Alexey Katrich – associate professor at Finances, Money Circulation and Loans chair of the Russian Presidential Academy of National Economy and Public Administration, head of sales at Technoserv, co-founder of ModulTrade fintech-blockchain company
Blockchain may be employed in various banking sectors. In fact, a number of banks are already using blockchain both for their own needs and in partnerships with other companies. Various areas where blockchain may be useful for banks, are detailed below.
The first step of implementing this technology is launching it in a particular bank or financial group. Once banks establish such an ecosystem, they can easily extend it to the external participants of a financial institution. For a smooth transition, they can choose a two-stage approach to implementing blockchain, as described below.
Stage 1. A blockchain solution should be first applied to internal transactions and other ecosystem areas, where information control and data access are exercised. That can be, for instance, access to loan documentation, information exchange between banks’ internal business groups and regulators, etc. Large banks may go further and use blockchain for international transactions in all areas and all over the world, whereas smaller banks may use blockchain to start data and documents exchange with their customers and vendors.
Stage 2. Once banks have implemented and tested a blockchain-based internal ecosystem, they may start joining other blockchain ecosystems and partners and interact with other financial institutions. They can also begin blockchain data sharing with other institutions.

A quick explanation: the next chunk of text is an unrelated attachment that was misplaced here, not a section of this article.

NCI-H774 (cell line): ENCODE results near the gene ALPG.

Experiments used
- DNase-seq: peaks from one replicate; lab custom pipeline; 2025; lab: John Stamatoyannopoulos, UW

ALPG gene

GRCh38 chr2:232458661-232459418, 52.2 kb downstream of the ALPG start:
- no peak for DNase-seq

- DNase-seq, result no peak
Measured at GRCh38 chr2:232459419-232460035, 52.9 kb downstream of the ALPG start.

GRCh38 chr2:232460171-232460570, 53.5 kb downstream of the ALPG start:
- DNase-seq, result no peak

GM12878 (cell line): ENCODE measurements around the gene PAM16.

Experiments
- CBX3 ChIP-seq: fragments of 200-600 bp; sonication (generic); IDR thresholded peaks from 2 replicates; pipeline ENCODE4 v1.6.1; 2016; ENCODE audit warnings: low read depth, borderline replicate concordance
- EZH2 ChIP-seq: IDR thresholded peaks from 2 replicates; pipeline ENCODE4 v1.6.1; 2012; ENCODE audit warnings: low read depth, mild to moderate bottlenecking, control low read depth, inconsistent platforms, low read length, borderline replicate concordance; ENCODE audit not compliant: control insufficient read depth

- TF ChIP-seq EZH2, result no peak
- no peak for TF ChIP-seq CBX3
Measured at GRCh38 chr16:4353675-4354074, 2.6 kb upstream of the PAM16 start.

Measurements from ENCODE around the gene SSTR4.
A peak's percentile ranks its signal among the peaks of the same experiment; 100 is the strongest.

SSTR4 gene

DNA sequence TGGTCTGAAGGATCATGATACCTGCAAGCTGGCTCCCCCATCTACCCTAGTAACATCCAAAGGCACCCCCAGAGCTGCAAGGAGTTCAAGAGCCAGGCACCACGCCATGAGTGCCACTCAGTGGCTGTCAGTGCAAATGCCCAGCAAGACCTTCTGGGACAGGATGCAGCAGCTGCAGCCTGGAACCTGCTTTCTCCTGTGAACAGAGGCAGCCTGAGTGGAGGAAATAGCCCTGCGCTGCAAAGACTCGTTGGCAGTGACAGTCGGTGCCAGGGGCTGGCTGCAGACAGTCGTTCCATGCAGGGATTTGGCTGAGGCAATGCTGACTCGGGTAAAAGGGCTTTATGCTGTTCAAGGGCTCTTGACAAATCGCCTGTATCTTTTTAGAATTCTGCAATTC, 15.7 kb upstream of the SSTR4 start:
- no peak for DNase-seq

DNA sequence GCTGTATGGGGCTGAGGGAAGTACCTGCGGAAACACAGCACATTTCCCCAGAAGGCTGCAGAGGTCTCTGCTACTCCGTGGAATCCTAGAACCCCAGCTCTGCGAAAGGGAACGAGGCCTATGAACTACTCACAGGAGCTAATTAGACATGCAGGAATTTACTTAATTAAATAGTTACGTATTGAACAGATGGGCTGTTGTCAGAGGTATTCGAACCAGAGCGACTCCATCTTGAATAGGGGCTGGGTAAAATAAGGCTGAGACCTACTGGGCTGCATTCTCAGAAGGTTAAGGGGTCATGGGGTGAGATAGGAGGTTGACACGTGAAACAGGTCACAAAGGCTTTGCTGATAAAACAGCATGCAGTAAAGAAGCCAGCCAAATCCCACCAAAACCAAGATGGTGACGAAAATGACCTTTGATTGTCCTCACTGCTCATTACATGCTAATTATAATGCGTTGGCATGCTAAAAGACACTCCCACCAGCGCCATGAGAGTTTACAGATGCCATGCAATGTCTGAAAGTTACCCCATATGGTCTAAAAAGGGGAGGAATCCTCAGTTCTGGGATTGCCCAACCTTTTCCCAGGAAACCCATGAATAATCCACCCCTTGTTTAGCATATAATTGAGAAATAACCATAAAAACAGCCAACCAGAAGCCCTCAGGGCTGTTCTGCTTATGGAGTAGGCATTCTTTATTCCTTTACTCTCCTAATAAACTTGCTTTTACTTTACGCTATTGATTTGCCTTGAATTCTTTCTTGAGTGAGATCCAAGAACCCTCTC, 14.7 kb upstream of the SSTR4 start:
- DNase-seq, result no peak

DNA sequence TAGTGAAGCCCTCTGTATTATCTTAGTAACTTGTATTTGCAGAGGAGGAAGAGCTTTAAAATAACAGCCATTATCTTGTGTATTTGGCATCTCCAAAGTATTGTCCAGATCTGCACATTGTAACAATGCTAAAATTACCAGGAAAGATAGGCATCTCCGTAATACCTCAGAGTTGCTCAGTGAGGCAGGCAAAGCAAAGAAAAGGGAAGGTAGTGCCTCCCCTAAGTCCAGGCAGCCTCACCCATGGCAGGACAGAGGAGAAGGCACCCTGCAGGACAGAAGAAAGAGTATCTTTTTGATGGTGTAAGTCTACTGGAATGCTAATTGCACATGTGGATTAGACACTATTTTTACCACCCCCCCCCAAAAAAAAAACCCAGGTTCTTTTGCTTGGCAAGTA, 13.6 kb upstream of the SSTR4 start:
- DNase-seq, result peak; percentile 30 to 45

In the process of implementation, its stages should advance as waves, based on certain application goals. It is advisable to use Time to Implementation and Business Value for filtration and short time options usage. It is also advisable to follow an interactive approach to implementation.
Three key cases when blockchain may be used for staged approach in banks, are described below.
- KYC and AML process. Banks can employ blockchain-based technologies to maintain their KYC data on their customers. Such solutions can be applied to various spheres of the banking business as well as to meeting AML requirements.
Once KYC is accomplished, data may be stored in a blockchain system available to various divisions of a bank when they need to again put together KYC for a customer. This solution can help to reduce the needed to accomplish KYC by various bank’s divisions.
After a blockchain KYC database is installed by a bank for its customers, it may allow the customers data system to be used by other financial institutions and banks subject to employing a privacy key. A housing and utilities company, for example, will have to finalize the KYC process for a client, before its services may be rendered. Such a company can fill in the customer’s KYC and simply and swiftly get access to the bank’s blockchain system via a privacy key. The bank can in turn charge the utilities company for providing a reliable source of data. It is a win-win situation for everyone involved, as
- the bank can monetize the data it has;
- the utilities company can swiftly accomplish the KYC process via a reliable data source;
- the customer can save time spent on KYC at every banking or utilities entity the customer deals with.